Birding on Kai

Birding on Kai


Ninox boobook, Southern Boobook, Pungguk Kokodok


Relatively easy to get to, nice beaches, two endemic white-eyes, a monarch and a coucal. Can’t say better than that, can you?

Key bird species:

Yellow-capped Pygmy-Parrot; Kai Coucal; Southern Boobook (endemic ssp); Wallacean Cuckoo-shrike; Kai Cuckoo-shrike; White-tailed Monarch; Island Leaf-Warbler (endemic ssp); Cinnamon-chested Flycatcher; Island Whistler; Great Kai White-eye; Little Kai White-eye; Australian Figbird

Birdwatching locations:

Kai Kecil

Unless you arrive by slow boat from an even more obscure destination, your are likely to arrive first in Kai Kecil. This is one of the two main islands that make up the Kai group. Kai Kecil is around 50km long and less than 20km wide. It is formed from uplifted coral, meaning it is generally flat and very dry. The natural vegetation is relatively dry forest and this remains in many places, albeit it in fairly degraded condition. In other places scrub and grassland now dominate.

Of the birds that are endemic to Kai, all but one (Great Kai White-eye) can be found pretty easily on Kai Kecil. Birding here is mostly just a case of finding patches of forest and exploring. Even the most scrappy looking patches of roadside forest can support all the birds you are looking for.

A popular birding option is the coastal strip north and east of the village of Ohoililir (also known as Pasir Panjang), especially easy if combined with staying at the delightful ‘Coaster Cottages’. To get here take the beach track north of the village until the end (at Coaster Cottages) and then on foot take the indistinct path which heads north through forest for around 1-2km. Numerous side trails head inland from the coast track, usually meeting a steep coral ridge about 100m inland. It is possible to climb this and then continue on even more indistinct paths on the ridge. Alternatively, a more distinct path heads inland just before Coaster Cottages, climbs the ridge, and then heads east through dry forest. The forest in this general area supports Kai Coucal, the cuckoo-shrikes, White-tailed Monarch, Island Whistler (it seems far easier to see this small island specialist on Kai than anywhere else), Little Kai White-eye and Yellow-bellied White-eye (another small island specialist). Australian Figbird (surely that should be ‘Kai Figbird’??), Orange-footed Scrubfowl and Cinnamon-chested Flycatcher have also been seen in this area, as has Tanimbar Corella (of unknown provenance).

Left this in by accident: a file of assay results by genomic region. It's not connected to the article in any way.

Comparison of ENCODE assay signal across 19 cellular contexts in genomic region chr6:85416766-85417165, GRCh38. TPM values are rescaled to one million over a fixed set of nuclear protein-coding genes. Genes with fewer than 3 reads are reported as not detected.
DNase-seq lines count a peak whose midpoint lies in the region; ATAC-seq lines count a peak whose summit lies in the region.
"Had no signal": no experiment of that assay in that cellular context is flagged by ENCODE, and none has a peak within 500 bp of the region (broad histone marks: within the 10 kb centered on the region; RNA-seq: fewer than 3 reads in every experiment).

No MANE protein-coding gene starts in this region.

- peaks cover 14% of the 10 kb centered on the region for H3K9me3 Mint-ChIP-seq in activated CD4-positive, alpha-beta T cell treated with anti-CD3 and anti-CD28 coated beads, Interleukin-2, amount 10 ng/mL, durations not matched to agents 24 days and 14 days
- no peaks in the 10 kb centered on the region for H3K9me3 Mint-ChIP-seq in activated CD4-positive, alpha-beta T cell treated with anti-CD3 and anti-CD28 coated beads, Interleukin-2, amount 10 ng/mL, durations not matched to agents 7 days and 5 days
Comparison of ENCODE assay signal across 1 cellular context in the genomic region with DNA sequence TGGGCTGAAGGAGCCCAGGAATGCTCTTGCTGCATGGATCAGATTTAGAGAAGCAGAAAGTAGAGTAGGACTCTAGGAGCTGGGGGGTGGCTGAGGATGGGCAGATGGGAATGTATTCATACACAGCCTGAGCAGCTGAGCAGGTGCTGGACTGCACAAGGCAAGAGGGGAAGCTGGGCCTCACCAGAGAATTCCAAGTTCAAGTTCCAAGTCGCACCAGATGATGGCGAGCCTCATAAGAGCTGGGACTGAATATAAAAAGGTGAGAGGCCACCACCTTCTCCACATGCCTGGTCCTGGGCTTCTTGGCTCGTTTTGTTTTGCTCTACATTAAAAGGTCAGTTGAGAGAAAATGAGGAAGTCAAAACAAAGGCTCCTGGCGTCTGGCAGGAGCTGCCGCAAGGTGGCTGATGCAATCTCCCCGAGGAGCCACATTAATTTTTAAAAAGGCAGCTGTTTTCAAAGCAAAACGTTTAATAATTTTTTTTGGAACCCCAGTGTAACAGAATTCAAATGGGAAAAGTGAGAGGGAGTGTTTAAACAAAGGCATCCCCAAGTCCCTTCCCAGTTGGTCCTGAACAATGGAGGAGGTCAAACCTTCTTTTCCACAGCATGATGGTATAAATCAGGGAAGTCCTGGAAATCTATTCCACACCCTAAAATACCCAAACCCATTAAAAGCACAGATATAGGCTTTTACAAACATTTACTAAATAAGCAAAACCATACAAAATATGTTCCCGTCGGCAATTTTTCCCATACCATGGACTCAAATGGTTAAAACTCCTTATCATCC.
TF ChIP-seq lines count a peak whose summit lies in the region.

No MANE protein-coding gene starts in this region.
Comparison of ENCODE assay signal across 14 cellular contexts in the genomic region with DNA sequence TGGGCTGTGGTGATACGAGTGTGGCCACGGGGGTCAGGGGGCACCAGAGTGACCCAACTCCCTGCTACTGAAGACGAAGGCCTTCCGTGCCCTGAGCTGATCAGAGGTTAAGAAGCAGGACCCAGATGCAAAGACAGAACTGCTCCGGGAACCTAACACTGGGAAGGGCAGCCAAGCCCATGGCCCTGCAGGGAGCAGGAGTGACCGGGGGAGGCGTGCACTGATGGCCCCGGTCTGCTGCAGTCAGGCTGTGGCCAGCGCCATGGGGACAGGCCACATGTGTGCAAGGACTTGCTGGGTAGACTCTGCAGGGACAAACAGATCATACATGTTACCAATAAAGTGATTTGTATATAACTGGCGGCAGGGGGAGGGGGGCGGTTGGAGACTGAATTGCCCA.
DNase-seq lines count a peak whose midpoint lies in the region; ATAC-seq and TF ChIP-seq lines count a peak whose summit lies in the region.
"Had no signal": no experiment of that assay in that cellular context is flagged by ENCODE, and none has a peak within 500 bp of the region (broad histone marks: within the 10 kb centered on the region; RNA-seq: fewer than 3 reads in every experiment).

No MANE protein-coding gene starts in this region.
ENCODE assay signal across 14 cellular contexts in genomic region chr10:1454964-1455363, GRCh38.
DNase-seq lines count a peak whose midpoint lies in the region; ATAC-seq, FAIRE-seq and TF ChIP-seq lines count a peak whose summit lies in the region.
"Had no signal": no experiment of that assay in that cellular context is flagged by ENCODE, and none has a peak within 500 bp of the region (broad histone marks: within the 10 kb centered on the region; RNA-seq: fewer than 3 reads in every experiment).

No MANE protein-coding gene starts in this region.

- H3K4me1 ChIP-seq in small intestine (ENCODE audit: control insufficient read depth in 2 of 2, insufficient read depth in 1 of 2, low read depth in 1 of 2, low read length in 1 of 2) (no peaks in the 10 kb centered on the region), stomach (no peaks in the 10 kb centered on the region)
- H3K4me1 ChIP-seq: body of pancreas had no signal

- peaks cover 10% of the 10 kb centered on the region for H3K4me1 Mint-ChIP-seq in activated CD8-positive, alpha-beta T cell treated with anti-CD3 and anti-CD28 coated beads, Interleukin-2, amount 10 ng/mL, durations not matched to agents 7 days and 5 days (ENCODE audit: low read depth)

Outside of this well visited area the tactics are much more freestyle! One nice option is simply to hire a motorbike from someone and explore the many small tracks and roads that cross the island (or do the same with Ojek or Bemo).

Just South-east of Ohoililir an interesting track follows the coast east, starting at a large mud-flat (which can support many waders in season) and then passing through many small forest patches. Birds that can be seen anywhere along this track include Kai Coucal (especially early morning), Kai Cuckoo-shike, Yellow-capped Pygmy Parrot, Australian Figbird, Little Kai White-eye and White-tailed Monarch. After about 2 km on the coast track take a left (inland) and then park about 1km further-on; where a fairly well define footpath drops down to the left. Following this brings you to an interesting freshwater lake and some good birding in the surrounding forest. The lake can support Little (‘Tricoloured’) Grebe, Spotted Whistling Duck, Green Pygmy Goose and Common Coot. The forest around the lake has all of the endemics of Kai Kecil. This could also be a good place to try looking for the elusive (and potential split) Southern Boobook. Many drivers (Ojek & Bemo) will know where this lake is, so you can also ask people to take you here.

Other options for finding forest include the road north of Tual (on a smaller island known as Kai Dullah). Here you can try heading for a spot called ‘Taman Angrek’ just east of the village of Dullah, or take to the tracks and paths behind this into whatever patches of forest you can find. Birds that have been seen in this area include all of the above. Take a read of a few of the trip reports listed below for more info about this area.

Another area that looks interesting (on Google Earth, at least) is the peninsular north of Kai Kecil’s highest point – Bukit Masbait. It appears that a number of tracks pass through good condition looking forest in this area.

Kai Besar

Kai Besar is a complete contrast to Kai Kecil: It is long , thin and entirely covered in steep hills reaching to around 700m asl. As a consequence it supports much more extensive forest.

Currently only one endemic is recognised for Kai Besar -Great Kai White-eye – but this could change if the local race of Island Leaf Warbler (seemingly only found on Kai Besar) is elevated to species. The local race of Slender-billed Cuckoo Dove is also another split candidate which is much more numerous on Kai Besar. The more extensive dense forest also makes Kai Besar a better place to look for the difficult-to-find Cinnamon-chested Flycatcher. Kai Coucal, the figbird and the monarch are also present on Kai Besar, so it is only really Little Kai White-eye that you can’t see here!

If you are just looking for the white-eye on a flying trip from Kai Kecil then a couple of easy options include getting an ojek to take you onto either of the surfaced cross-island roads; to Yamtel (closest to Elat) and to Fako (a little further north). As soon as you get into degraded forest (mixed with farmland and fruit trees) get off and walk and it should not be long before you find the white-eye, which seems to be present across pretty much the entire altitudinal range.